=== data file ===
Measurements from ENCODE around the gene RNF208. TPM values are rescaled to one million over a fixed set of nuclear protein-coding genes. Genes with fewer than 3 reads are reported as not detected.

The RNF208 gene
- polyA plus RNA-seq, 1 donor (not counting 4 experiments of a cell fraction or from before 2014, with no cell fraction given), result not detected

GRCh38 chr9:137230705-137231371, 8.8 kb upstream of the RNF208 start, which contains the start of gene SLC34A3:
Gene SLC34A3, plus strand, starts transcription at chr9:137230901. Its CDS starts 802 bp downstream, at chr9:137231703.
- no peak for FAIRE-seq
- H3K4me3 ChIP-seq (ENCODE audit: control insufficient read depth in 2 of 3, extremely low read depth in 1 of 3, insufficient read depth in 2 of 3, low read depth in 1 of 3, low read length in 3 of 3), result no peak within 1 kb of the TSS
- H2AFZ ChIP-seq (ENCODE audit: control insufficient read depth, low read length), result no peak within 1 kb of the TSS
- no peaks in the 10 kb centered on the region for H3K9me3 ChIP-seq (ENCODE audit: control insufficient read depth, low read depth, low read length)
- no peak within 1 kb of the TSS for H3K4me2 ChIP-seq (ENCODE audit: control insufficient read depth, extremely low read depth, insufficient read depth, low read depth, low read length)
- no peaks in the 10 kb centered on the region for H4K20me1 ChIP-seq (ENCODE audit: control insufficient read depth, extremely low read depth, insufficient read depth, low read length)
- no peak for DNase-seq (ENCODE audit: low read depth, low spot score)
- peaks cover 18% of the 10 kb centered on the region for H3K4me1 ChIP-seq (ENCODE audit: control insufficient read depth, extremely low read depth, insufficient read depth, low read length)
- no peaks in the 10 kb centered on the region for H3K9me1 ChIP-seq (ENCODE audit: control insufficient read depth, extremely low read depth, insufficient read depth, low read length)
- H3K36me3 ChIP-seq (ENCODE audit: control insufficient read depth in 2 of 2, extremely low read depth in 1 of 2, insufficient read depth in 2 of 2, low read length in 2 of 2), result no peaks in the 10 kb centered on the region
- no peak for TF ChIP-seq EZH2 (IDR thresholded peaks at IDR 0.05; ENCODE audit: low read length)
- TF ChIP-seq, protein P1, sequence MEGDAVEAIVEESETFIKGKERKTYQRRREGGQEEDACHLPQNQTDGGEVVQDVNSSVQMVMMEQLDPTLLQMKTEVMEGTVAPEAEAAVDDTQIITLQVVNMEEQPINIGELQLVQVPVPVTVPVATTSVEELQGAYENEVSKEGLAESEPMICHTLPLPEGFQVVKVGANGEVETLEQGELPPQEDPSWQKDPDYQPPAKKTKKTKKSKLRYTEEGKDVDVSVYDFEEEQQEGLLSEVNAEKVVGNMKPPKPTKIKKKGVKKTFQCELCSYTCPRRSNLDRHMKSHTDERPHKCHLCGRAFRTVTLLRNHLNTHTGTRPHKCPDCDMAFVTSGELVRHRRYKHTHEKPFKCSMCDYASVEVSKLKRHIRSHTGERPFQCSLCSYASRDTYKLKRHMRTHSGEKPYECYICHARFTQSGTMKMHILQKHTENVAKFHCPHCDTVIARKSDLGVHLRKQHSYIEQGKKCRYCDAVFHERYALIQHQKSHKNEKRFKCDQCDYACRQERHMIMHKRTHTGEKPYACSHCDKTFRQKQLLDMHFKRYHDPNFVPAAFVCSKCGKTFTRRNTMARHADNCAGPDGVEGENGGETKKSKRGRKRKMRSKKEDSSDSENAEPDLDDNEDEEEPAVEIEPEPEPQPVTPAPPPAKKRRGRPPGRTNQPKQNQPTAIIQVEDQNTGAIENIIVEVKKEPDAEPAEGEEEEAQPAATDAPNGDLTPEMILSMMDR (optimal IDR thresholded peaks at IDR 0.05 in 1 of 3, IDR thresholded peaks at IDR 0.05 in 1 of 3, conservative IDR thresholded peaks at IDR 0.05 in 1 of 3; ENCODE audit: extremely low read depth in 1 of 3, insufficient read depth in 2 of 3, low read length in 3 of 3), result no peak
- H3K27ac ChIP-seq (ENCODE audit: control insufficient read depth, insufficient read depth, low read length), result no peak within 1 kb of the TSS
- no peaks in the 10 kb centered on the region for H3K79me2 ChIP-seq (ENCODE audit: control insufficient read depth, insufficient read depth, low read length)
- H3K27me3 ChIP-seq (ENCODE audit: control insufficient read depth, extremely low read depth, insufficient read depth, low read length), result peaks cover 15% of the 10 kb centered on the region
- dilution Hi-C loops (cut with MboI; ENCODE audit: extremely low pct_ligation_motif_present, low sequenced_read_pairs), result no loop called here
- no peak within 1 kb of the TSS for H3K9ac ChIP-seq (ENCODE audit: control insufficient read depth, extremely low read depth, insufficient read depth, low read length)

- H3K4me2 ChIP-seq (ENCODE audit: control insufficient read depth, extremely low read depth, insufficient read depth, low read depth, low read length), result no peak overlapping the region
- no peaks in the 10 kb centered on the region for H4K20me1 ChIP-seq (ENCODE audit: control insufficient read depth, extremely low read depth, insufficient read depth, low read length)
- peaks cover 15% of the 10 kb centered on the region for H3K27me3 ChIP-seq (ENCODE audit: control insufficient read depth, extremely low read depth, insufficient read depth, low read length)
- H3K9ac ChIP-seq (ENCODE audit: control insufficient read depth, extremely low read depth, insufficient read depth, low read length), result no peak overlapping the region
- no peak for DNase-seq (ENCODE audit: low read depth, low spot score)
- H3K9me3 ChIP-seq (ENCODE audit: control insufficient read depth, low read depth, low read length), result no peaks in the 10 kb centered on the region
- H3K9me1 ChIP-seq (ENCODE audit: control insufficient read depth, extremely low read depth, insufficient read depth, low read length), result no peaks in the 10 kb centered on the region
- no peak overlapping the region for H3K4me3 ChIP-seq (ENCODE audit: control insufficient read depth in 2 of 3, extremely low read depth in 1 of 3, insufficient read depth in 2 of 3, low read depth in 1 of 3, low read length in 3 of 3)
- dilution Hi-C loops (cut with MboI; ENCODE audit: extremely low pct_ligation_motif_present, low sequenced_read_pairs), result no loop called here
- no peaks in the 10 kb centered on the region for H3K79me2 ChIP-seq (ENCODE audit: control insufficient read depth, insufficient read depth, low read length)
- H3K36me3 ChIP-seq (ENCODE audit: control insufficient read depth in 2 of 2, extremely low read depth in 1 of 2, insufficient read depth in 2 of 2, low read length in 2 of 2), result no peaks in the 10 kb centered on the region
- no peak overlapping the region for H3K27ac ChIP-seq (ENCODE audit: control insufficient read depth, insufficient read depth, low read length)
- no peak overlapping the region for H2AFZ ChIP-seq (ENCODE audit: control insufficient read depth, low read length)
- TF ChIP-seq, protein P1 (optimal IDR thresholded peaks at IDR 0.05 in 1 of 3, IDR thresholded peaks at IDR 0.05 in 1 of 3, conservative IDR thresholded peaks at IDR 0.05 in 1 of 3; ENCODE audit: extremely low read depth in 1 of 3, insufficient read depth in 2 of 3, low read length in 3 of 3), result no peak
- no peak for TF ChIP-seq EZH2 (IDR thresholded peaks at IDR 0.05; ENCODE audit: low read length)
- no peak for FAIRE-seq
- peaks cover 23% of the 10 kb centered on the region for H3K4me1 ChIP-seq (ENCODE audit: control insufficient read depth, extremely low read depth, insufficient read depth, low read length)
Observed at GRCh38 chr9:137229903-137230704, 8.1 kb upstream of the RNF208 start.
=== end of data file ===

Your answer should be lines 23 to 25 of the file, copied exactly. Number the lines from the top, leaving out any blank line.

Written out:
- H3K4me2 ChIP-seq (ENCODE audit: control insufficient read depth, extremely low read depth, insufficient read depth, low read depth, low read length), result no peak overlapping the region
- no peaks in the 10 kb centered on the region for H4K20me1 ChIP-seq (ENCODE audit: control insufficient read depth, extremely low read depth, insufficient read depth, low read length)
- peaks cover 15% of the 10 kb centered on the region for H3K27me3 ChIP-seq (ENCODE audit: control insufficient read depth, extremely low read depth, insufficient read depth, low read length)